If you’re an NFL fan and you were born before the turn of the millennium, you likely remember where you were when Brett Favre played in a game for the Green Bay Packers just one day after his father died.
Irvin Favre suffered a heart attack and died unexpectedly on Dec. 21, 2003. The next day, Brett and the Packers played a game against the Oakland Raiders on Monday Night Football.
The Hall of Fame quarterback had one of the most iconic performances of his career that night. And in a recent conversation with Sportscasting, former Raiders defensive lineman Akbar Gbajabiamila looked back on that historic game.
Akbar Gbajabiamila looked back on Brett Favre’s historic “Monday Night Football” game
Everyone could tell Brett Favre had extra motivation as soon as that MNF game kicked off in 2003. He completed his first nine passes and eventually led the Packers to a 31-7 halftime lead. Favre had 311 passing yards and four touchdowns … in the first half.
Overall that night, the three-time MVP completed 22-of-30 passes for 399 yards and four touchdowns. The Packers added to their lead during the final 30 minutes, winning 41-7. The victory improved Green Bay’s record to 9-6 and helped the team’s standing in the NFC playoff race.
The game meant a lot to Raiders defensive lineman Akbar Gbajabiamila because his brother, former Pro Bowl defensive end Kabeer Gbaja-Biamila, played on the Packers. But Kabeer and his Green Bay teammates were playing for more than just a win that night. And Akbar could tell there was something special in the air.
“Even though we were on the losing end, what we witnessed was just … there was an angel,” Akbar said in a recent interview with Sportscasting, while discussing Snapdragon Stadium. “His father was there with them; I’m convinced. I’m convinced his father was with him that game because he was throwing into triple and quadruple coverage and throwing touchdowns.”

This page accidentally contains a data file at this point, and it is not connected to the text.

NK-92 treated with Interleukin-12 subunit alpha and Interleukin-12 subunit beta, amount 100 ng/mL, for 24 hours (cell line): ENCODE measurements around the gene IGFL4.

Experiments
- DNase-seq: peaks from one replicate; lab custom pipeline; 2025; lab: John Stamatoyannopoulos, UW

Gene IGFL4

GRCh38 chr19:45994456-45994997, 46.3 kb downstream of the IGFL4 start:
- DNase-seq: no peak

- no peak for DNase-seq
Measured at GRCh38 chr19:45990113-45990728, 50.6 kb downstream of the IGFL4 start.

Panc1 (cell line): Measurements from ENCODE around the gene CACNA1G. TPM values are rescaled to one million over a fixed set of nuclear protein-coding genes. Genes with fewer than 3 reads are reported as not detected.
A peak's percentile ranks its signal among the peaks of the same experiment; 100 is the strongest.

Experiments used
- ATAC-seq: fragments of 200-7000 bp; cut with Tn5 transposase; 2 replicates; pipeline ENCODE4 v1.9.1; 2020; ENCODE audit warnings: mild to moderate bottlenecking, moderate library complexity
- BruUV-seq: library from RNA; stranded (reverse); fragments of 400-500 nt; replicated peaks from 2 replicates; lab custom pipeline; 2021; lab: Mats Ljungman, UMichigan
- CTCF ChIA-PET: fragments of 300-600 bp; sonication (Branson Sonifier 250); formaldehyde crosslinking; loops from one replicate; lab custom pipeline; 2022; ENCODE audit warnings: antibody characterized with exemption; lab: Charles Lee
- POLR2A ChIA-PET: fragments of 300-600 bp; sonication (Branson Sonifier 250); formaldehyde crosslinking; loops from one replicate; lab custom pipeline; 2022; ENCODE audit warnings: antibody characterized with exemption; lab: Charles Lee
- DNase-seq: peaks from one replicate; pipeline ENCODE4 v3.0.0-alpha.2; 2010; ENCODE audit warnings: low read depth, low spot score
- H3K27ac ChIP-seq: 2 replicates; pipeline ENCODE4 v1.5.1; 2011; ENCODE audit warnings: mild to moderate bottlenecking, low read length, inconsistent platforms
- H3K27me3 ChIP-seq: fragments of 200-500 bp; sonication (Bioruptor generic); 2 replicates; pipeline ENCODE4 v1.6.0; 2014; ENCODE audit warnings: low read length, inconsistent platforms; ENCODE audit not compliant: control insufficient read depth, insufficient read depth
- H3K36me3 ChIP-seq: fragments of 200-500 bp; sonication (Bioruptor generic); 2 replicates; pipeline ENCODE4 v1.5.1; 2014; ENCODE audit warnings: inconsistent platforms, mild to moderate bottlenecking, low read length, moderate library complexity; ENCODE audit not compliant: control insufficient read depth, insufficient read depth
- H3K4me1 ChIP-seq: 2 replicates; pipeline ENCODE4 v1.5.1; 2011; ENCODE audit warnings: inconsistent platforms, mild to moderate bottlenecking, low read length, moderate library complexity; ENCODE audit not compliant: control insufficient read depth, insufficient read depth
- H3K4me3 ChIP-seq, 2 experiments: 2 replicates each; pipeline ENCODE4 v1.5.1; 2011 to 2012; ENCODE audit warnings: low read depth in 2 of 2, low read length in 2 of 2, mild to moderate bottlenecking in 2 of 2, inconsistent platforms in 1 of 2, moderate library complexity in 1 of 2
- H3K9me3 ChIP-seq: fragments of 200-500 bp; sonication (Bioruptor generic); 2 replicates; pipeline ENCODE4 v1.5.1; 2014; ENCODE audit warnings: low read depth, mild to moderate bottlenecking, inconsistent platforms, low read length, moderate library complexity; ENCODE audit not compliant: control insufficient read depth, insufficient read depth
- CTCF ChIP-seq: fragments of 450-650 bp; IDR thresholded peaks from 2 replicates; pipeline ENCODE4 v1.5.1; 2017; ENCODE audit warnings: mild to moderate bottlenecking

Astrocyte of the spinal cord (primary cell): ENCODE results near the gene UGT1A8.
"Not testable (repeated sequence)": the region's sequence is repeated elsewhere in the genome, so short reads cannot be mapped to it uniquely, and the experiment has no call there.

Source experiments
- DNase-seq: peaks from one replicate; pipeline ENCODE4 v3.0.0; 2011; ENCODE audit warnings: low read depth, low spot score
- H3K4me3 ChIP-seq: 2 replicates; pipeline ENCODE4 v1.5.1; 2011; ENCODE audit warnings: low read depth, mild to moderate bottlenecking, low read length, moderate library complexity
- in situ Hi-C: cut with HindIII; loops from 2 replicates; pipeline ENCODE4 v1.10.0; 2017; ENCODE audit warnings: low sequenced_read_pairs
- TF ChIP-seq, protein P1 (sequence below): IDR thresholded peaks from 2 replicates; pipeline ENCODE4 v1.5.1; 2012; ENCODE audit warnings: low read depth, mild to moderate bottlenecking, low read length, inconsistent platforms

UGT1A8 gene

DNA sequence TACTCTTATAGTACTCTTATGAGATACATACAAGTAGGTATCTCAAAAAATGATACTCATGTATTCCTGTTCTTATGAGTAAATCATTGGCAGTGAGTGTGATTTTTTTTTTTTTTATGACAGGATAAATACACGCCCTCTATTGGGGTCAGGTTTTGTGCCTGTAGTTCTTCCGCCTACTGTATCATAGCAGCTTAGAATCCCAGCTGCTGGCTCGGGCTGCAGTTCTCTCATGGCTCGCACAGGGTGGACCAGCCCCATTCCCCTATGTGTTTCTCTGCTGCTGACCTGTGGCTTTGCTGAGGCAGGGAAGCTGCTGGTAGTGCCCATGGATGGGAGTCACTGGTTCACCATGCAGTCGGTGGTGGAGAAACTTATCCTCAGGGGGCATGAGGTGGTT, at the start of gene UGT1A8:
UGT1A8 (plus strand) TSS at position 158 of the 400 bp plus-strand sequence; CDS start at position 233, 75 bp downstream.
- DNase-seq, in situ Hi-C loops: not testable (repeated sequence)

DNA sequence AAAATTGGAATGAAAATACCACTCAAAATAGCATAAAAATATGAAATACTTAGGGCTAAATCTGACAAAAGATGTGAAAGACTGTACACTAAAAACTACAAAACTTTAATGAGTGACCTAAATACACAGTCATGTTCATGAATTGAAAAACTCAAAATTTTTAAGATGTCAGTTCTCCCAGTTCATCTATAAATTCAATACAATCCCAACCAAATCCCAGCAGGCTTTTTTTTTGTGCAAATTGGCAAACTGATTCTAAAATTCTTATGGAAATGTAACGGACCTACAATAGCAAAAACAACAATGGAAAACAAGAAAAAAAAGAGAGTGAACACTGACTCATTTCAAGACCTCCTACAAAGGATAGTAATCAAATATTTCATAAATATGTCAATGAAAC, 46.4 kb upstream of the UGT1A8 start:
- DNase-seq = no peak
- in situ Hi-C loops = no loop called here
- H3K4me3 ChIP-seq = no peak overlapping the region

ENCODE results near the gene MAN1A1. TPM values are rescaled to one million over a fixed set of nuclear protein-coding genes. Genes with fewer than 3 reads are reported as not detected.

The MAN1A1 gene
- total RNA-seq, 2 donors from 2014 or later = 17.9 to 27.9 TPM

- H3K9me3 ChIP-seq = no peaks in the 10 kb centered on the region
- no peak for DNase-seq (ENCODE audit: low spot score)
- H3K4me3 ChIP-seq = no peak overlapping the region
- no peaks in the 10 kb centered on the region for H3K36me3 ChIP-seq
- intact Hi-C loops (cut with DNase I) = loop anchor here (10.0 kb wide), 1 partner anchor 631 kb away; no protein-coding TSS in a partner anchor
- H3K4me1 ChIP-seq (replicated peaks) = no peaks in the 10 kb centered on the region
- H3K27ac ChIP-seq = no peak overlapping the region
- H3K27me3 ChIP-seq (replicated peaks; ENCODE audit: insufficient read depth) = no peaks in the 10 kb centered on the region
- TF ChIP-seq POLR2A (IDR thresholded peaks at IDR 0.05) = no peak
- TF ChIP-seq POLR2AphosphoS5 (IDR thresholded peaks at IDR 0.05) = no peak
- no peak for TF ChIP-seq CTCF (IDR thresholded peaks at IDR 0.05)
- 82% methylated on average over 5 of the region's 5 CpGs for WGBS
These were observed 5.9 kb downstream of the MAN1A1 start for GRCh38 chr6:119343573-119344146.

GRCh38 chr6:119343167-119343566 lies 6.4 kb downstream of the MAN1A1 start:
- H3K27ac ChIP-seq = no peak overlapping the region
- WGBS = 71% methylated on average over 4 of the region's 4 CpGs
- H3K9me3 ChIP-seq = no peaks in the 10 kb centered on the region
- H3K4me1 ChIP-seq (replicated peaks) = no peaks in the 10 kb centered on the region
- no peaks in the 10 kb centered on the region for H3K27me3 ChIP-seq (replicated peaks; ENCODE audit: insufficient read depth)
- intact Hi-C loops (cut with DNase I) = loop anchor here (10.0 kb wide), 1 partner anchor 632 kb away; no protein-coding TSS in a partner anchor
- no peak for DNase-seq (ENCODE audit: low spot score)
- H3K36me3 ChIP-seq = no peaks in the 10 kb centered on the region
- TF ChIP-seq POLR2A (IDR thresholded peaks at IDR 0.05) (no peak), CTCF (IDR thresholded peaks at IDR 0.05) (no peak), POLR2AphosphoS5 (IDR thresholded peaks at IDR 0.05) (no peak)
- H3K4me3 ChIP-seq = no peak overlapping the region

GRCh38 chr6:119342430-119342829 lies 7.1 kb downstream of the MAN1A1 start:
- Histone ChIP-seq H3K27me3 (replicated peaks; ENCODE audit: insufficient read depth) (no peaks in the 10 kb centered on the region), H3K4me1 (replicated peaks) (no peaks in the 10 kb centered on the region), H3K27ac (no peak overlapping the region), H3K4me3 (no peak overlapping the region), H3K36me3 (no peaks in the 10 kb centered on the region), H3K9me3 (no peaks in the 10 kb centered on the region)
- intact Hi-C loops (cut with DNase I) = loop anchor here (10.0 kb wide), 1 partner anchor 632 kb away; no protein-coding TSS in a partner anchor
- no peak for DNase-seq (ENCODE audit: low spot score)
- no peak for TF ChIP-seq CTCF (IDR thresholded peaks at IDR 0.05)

So, what was the Raiders’ locker room like that night?
“Usually, it’s cussing and screaming, and you’re mad, and the coach is like, ‘That’s horrible,’” he said. “I think literally; everyone was in shock. Because it’s not that we played poorly, it was just there was a 12th man on the field. It really felt like that. … I’ve never, in all my sports life, I’ve never witnessed anything like that.”
Gbajabiamila knew what Favre was going through to a degree. He lost his mother just days before his final college game at San Diego State. So, the former Aztec took time to see Favre, someone he had never met but already had a connection to because of Kabeer, later that night.
“I remember going over to the Green Bay Packers locker room, and I gave Brett Favre a hug,” he said. “I had never gone over to the opposing team’s locker [room], but I had never met Brett Favre. … When my mother passed, he lent his private jet to my brother to get home to Los Angeles, and that gesture was really kind.”
Everyone who watched Favre play for his dad that night will likely remember the game for the rest of their lives. But that’s especially the case for Akbar Gbajabiamila, who had a front-row seat to the magical performance.
Stats courtesy of Pro Football Reference